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How to Keep Your Job in a Hi-Tech Future

Executive pay and corporate profits are up, but unfortunately unemployment isn't down much. Why? Economists argue about whether general economic gloom has depressed demand, worries over the deficit have kept businesses from investing or mismatches between workers' skills and available openings are to blame. But one author has a different answer.

In his book, The Lights in the Tunnel, Silicon Valley entrepreneur Martin Ford argues that a large and growing chunk of our unemployment problem is down to advancing technology. The usual wisdom is that tech might replace a few jobs but, overall, it creates more employment than it destroys. But Ford isn't buying it, as he explained in a recent article for Fortune discussing the Jeopardy winning computer Watson and explaining why he feels it's different this time:

The technologies that power Watson will likely find their way into a variety of software applications and robots that can compete for both high and low skill jobs. As artificial intelligence software improves and hardware becomes dramatically faster and more affordable over the coming decade, job creation in both low and high skill occupations risks falling short of expectations. And employers in a wide range of industries may increasingly choose technology over people. Few, if any, economists seem willing to acknowledge that scenario, but if it does come to pass, what we consider unacceptable levels of unemployment today could become the new normal tomorrow.
It's a bleak scenario and one that seems especially grim for young workers who are hoping to keep themselves employed through several decades of rapid technological change. If Ford is right about the impact of technology, what can young people do to prepare and stay employable? Entry-Level Rebel called Ford up and asked him.

Is there such a thing as a safe job going forward?
We're going to see technologies like machine learning and specialized types of artificial intelligence make it easier and easier for computers and machines to do the kinds of jobs that people who sit at a desk in front of a computer manipulating information are getting paid to do right now. I think in particular a lot of knowledge-based and entry-level jobs -- the jobs that often college graduates get just starting out -- are going to be relatively susceptible probably in the next five to ten years.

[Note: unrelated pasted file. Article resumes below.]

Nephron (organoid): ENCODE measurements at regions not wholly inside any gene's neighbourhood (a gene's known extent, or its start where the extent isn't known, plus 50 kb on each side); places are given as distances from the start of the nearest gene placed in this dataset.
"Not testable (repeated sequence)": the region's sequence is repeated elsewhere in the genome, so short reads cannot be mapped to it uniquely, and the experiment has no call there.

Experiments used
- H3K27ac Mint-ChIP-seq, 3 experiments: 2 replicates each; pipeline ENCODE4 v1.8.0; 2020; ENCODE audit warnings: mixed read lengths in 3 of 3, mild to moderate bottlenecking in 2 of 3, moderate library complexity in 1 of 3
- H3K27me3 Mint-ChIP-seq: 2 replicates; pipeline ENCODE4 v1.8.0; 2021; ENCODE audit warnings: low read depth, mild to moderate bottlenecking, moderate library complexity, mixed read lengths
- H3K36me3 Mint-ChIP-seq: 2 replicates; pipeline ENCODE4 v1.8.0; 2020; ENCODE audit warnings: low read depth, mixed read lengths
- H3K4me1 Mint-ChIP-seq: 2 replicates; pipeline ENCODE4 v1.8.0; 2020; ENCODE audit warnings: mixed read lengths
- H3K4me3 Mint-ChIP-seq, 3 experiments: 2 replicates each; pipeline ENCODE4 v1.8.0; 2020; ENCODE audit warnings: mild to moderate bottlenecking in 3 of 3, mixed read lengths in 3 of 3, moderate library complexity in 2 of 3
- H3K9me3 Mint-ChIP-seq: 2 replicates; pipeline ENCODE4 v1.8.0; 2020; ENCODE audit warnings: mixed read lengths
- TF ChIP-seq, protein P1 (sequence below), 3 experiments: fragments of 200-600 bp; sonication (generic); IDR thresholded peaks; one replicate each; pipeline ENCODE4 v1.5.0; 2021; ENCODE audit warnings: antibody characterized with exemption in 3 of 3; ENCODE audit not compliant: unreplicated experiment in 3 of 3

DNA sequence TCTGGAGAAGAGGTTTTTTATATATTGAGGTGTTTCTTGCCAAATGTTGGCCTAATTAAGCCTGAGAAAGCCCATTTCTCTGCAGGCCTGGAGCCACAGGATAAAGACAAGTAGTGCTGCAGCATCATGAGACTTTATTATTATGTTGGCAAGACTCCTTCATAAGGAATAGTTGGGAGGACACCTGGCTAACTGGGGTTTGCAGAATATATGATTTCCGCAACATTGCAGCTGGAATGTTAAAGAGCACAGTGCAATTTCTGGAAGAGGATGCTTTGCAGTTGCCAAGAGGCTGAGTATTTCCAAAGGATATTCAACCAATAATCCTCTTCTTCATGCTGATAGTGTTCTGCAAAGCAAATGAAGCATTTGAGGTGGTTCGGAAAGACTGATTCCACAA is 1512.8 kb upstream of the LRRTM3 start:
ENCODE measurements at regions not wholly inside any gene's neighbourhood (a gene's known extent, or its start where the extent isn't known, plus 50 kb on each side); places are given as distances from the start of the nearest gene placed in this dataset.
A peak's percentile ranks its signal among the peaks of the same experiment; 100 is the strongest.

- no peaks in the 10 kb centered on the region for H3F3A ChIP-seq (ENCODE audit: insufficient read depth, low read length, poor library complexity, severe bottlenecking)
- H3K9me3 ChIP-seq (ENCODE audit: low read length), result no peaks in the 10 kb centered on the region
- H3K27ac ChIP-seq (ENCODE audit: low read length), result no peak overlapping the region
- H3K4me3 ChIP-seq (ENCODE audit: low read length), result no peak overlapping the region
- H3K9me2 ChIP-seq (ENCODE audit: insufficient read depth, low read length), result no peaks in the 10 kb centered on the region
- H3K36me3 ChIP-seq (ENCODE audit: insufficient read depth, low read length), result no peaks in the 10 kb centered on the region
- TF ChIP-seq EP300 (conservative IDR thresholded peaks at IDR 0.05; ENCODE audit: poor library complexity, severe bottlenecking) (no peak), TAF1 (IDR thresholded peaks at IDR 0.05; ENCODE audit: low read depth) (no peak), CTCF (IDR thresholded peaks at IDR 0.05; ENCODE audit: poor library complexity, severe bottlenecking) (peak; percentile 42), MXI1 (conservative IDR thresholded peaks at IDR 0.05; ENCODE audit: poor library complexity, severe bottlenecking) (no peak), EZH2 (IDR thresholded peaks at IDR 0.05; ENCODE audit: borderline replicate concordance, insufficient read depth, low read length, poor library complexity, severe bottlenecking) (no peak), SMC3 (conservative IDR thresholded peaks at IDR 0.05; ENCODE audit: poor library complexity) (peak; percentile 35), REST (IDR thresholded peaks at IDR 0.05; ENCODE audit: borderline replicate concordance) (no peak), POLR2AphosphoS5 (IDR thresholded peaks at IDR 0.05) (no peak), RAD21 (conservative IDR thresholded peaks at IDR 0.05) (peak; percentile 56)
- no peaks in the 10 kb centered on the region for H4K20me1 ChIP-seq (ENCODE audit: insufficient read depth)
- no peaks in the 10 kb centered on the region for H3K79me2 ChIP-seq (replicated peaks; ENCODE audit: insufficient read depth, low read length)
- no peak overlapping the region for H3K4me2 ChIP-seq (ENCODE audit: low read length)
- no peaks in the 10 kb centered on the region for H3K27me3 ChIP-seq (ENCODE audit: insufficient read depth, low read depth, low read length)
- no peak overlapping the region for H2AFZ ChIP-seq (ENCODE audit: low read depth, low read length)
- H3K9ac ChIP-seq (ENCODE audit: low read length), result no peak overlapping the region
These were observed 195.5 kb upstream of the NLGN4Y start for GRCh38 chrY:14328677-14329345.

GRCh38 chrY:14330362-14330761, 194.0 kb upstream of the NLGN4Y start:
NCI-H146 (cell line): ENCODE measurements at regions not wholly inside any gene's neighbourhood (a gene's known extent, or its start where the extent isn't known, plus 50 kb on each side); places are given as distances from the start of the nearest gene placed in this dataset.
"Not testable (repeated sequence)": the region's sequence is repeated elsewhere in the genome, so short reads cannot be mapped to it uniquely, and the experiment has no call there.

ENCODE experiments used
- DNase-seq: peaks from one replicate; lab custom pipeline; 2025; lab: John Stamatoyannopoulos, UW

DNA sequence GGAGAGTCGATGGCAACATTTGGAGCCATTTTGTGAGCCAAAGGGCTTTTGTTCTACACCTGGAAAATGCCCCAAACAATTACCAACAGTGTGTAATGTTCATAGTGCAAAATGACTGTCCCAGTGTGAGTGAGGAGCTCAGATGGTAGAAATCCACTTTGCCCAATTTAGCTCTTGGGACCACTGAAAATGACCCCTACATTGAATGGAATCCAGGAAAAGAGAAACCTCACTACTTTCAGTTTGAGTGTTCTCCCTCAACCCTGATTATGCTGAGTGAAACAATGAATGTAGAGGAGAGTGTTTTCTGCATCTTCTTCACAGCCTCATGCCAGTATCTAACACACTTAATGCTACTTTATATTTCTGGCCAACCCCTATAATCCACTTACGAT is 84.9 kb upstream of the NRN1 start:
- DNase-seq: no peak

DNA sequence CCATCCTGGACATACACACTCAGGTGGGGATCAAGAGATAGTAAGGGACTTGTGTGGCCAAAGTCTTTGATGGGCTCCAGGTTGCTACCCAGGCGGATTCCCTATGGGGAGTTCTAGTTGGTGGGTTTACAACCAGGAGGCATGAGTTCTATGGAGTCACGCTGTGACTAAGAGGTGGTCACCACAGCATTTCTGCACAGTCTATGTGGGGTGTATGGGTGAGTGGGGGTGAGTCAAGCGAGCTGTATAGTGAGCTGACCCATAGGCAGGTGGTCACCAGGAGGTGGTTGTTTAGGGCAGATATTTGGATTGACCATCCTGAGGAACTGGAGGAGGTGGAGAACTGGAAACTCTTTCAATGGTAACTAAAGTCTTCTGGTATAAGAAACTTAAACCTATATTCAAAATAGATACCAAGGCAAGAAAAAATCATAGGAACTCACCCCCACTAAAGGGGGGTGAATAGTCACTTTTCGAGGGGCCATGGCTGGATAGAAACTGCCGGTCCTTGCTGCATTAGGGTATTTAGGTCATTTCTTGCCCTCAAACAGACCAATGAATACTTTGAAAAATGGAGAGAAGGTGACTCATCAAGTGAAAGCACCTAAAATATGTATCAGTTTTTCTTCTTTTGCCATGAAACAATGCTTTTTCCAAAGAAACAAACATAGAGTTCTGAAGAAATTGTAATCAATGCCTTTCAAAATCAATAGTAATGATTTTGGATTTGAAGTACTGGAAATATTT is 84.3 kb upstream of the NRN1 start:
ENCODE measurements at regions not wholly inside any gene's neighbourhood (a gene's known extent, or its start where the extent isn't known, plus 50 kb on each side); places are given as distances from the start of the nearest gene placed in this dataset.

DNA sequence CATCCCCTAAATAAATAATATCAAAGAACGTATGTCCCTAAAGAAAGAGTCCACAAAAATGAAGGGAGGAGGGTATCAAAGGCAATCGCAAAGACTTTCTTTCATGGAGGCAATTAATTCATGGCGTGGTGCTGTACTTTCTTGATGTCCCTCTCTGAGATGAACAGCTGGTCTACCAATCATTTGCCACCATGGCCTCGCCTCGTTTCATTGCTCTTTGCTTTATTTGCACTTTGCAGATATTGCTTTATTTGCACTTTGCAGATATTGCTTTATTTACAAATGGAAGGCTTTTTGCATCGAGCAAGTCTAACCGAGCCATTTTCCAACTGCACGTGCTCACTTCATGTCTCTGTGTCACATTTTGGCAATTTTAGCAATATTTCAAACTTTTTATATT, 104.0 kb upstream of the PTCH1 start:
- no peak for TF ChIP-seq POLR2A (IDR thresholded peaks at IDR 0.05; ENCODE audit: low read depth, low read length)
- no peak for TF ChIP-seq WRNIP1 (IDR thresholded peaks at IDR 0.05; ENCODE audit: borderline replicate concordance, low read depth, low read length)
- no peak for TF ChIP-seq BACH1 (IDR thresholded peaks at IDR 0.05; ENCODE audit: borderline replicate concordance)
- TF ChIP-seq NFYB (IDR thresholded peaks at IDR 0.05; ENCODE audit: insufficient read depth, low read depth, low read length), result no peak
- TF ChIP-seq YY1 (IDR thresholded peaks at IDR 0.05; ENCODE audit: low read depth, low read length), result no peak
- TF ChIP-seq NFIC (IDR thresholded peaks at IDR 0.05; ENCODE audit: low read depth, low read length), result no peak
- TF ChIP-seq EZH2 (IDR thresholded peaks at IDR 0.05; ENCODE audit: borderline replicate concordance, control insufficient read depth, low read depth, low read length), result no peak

So how will young people enter the workforce?
It's definitely going to be a problem. It creates very top-heavy organizations. You're not training people for the future. The people who are coming out of college now who are supposed to get these entry-level positions, 20-30 years down the road there are going to be fewer of them or the ones who are there are going to have less experience. That clearly is a problem because you can automate a lot of the jobs but you still ultimately need people to lead.

Do you agree then with those that think college is a bad investment at the moment?
I agree to a certain extent. I wouldn't necessarily endorse Peter Thiel's advice to drop out of college. He's dealing with people who are extraordinarily elite. In terms of a systemic solution that's going to work for everyone, it's not good advice.

What we're seeing basically is that if you don't have a college degree, for the average person, there just aren't many opportunities out there. You don't have a good chance of entering into the middle class. So that, to a certain extent, is creating what you could call a bubble, because people are desperate. You've got to go to college because the alternative is nothing, and college costs have been astronomical probably partly because of that. A lot of institutions understand that people will pay whatever they have to pay.

Except from a very elite group, college is becoming more focused on this desperate attempt to find specific skills and what I think the problem you're going to find in the future is even when people manage to do that, the skills that they acquire are going to become outdated very quickly because of the rate at which things are moving. So it's going to be very difficult to acquire a set of skills that are going to last you for a career. You're going to have to keep going back and refocusing and the problem is it's becoming extraordinarily expensive to do that.

Expect change. It's very risky to undertake a big investment in education assuming that you're going to have a career that's going to be there the way your parents' careers might have been there.

What sectors are safest?
At the moment, the conventional wisdom is that healthcare is a good area. I think that's probably true. Anything that is very orientated towards interpersonal relationships is going to be relatively protected. Entrepreneurship is good. If you can start a business and work for yourself you're obviously going to be better off than if you're dependent on working for someone else.

In general, my advice to kids is try to study science or technology if you can. I think those are the areas that are going to offer the most opportunity. And be flexible. Be entrepreneurial. Create your own job if you can.

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(Image courtesy of Flickr user RedCraig, CC 2.0)
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